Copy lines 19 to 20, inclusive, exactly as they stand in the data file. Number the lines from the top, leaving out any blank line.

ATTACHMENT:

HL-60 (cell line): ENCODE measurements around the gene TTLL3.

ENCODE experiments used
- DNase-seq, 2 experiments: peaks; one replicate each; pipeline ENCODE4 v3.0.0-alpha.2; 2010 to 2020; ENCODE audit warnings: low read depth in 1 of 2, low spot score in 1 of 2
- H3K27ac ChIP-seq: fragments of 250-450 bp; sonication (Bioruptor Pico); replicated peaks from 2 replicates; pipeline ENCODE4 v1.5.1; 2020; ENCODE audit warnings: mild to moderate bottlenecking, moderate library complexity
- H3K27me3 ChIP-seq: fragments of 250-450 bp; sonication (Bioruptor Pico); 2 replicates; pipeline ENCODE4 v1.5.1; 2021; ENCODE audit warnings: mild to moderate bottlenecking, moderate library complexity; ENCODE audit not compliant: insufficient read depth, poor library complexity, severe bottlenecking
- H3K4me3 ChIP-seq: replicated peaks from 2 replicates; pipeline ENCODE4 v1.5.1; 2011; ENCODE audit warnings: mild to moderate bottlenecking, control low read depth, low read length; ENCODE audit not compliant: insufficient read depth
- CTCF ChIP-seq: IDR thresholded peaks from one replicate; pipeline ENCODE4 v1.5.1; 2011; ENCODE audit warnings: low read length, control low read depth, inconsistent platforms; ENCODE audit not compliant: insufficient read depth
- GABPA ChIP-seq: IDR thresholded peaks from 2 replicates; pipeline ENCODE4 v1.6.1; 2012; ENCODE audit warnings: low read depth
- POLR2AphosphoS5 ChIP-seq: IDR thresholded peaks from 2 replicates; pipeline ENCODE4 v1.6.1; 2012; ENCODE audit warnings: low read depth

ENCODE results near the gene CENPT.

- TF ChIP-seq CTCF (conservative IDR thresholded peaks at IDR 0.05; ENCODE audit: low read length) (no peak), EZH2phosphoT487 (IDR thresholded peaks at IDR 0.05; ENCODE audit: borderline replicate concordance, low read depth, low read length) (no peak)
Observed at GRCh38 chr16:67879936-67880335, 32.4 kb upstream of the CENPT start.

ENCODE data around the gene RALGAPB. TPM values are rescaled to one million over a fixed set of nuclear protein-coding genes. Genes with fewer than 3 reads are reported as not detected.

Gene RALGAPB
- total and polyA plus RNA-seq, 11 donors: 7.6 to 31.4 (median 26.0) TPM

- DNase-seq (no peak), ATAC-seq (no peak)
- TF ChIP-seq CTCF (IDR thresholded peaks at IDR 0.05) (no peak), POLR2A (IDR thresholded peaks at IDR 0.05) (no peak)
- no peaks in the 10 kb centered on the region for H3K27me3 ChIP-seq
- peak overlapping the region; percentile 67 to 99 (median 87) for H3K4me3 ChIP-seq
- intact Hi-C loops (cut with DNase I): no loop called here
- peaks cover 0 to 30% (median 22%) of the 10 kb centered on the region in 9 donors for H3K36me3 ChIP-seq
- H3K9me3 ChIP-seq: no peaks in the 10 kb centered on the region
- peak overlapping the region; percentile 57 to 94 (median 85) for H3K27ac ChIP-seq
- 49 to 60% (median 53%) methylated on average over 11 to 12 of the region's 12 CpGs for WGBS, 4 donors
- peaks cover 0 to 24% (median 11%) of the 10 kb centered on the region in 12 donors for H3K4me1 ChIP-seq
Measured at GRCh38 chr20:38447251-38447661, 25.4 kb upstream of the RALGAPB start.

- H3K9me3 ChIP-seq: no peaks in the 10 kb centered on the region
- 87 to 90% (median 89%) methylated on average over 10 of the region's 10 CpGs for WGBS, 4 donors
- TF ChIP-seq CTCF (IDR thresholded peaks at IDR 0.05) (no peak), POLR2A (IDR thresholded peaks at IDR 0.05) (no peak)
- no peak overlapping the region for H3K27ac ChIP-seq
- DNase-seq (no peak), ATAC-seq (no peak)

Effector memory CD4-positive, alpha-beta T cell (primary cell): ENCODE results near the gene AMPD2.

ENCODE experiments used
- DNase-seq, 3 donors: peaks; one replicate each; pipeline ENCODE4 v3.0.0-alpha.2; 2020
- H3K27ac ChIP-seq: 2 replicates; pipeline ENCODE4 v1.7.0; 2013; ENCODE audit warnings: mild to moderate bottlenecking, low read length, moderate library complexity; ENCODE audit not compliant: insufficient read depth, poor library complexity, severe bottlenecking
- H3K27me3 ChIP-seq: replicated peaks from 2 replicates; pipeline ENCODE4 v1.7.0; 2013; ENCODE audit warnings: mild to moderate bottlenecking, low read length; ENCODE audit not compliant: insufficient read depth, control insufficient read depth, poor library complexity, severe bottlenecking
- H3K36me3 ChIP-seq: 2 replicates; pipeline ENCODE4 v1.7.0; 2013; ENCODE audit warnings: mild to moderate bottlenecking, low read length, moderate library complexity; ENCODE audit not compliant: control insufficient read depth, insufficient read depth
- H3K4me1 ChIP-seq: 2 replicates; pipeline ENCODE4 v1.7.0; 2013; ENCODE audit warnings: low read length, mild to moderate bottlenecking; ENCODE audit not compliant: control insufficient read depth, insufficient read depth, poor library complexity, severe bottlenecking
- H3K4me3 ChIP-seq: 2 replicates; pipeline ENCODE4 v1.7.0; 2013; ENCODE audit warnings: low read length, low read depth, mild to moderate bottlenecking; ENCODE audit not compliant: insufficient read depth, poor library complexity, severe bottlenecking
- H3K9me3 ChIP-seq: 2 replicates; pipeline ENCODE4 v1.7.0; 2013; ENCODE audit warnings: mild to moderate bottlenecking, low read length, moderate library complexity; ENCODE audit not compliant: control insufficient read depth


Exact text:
- peak overlapping the region; percentile 67 to 99 (median 87) for H3K4me3 ChIP-seq
- intact Hi-C loops (cut with DNase I): no loop called here